Chatting Your Way to a Better Memory

New study finds social engagement associated with healthier brains as we age
October 28, 2020 Updated: October 28, 2020

Socializing may benefit the brain like exercise benefits the heart.

New research published in The Journals of Gerontology: Psychological Sciences has shown that older people who get together with friends, volunteer, or go to classes have healthier brains, and that could help them delay dementia.

Engaging with others, even moderately, was found to activate parts of the brain that play key roles in memory. Socializing may help maintain brain regions associated with emotions, recognition, decision-making, and feeling rewarded.

Staying connected with others, even those in your household, may help stave off depression, memory loss, and potentially put off dementia.

Like your muscles, the brain requires use to stay engaged. Put simply, if you’re not using it, you’re losing it. Talking to friends and engaging with other people requires it to fire on a number of cylinders to keep neural pathways open.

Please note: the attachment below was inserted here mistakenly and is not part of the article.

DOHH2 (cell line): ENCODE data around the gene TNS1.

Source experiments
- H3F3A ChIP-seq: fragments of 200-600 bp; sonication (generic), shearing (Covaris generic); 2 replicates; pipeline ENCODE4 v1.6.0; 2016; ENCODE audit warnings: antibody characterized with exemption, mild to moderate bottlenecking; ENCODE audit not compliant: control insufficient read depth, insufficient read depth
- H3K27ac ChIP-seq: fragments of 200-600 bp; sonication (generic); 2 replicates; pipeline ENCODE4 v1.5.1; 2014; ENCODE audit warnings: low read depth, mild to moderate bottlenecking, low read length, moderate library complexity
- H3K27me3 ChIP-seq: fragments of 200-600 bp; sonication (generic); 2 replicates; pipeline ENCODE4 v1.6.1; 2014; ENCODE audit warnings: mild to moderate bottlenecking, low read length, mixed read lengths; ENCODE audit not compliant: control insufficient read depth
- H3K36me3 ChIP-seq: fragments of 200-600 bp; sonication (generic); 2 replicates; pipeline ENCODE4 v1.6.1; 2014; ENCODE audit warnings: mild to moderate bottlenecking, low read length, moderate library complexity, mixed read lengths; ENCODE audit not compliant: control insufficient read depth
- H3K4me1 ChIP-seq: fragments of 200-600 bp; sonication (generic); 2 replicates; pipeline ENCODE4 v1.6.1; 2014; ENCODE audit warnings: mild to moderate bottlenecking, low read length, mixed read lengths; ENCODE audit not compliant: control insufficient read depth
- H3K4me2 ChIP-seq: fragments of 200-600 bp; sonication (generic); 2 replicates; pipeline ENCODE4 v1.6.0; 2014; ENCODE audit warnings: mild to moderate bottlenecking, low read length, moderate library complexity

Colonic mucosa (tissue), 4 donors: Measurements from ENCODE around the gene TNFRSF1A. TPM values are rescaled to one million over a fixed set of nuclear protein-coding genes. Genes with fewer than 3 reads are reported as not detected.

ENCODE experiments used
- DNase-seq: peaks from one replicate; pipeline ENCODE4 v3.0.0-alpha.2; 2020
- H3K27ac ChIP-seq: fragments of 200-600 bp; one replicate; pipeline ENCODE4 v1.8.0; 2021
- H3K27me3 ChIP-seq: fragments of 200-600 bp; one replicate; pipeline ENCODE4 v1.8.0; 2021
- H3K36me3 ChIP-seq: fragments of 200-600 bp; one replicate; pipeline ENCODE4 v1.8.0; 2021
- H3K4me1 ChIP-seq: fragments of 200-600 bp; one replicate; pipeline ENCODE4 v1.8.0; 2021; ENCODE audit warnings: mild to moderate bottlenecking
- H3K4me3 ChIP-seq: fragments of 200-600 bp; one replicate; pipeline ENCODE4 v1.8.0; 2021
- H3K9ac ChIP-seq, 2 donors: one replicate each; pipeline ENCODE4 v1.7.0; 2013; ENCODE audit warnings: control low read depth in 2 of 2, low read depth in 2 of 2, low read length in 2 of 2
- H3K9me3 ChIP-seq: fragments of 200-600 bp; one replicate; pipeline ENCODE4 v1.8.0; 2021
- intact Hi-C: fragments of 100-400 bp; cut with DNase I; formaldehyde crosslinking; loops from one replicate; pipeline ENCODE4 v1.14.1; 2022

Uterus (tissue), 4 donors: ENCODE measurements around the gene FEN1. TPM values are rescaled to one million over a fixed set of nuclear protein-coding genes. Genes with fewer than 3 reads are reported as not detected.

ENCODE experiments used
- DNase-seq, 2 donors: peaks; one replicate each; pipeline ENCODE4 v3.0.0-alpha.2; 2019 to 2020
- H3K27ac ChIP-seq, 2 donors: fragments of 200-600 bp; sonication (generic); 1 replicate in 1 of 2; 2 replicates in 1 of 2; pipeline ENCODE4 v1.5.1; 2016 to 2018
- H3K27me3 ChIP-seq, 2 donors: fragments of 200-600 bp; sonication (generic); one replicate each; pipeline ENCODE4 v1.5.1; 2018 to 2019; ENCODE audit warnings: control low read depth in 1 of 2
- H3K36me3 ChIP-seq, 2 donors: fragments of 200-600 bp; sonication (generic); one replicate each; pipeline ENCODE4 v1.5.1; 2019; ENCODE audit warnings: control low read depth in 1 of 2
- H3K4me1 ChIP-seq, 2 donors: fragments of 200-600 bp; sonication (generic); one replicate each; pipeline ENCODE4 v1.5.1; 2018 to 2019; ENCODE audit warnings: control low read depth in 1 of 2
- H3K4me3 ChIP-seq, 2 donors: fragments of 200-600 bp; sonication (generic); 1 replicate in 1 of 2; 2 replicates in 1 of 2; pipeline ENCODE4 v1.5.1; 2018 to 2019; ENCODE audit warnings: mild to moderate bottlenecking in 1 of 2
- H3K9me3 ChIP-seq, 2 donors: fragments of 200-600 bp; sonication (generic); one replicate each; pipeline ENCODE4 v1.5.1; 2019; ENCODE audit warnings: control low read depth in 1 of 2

Several causes can kill brain cells, and inactivity is one of them. When too many brain cells die, dementia can follow. Socializing may help keep brain cells alive.

The results in the new study were based on looking at nearly 300 seniors with an average age of 83. The intricacies of how socializing improved brain health still need to be ironed put.

Researchers still need to explore if social engagement keeps the brain healthy or having a healthy brain leads to more social engagement. Regardless, there is a clear association between brain health and social engagement.

Dementia has no cure, so prevention is essential. Socializing is free and has no adverse side effects. And you don’t need a vast network either. You can reap the benefits by simply talking more to your husband, wife, or child.

The pandemic, of course, has made in-person socializing much more of a challenge. But talking on the phone, using virtual tools, and finding other ways to stay engaged can all offer benefits.

So get chatting! It could be the best way to keep your brain healthy with age.

Devon Andre holds a bachelor’s degree in forensic science from the University of Windsor in Canada and a Juris Doctor degree from the University of Pittsburgh. Andre is a journalist for BelMarraHealthwhich first published this article.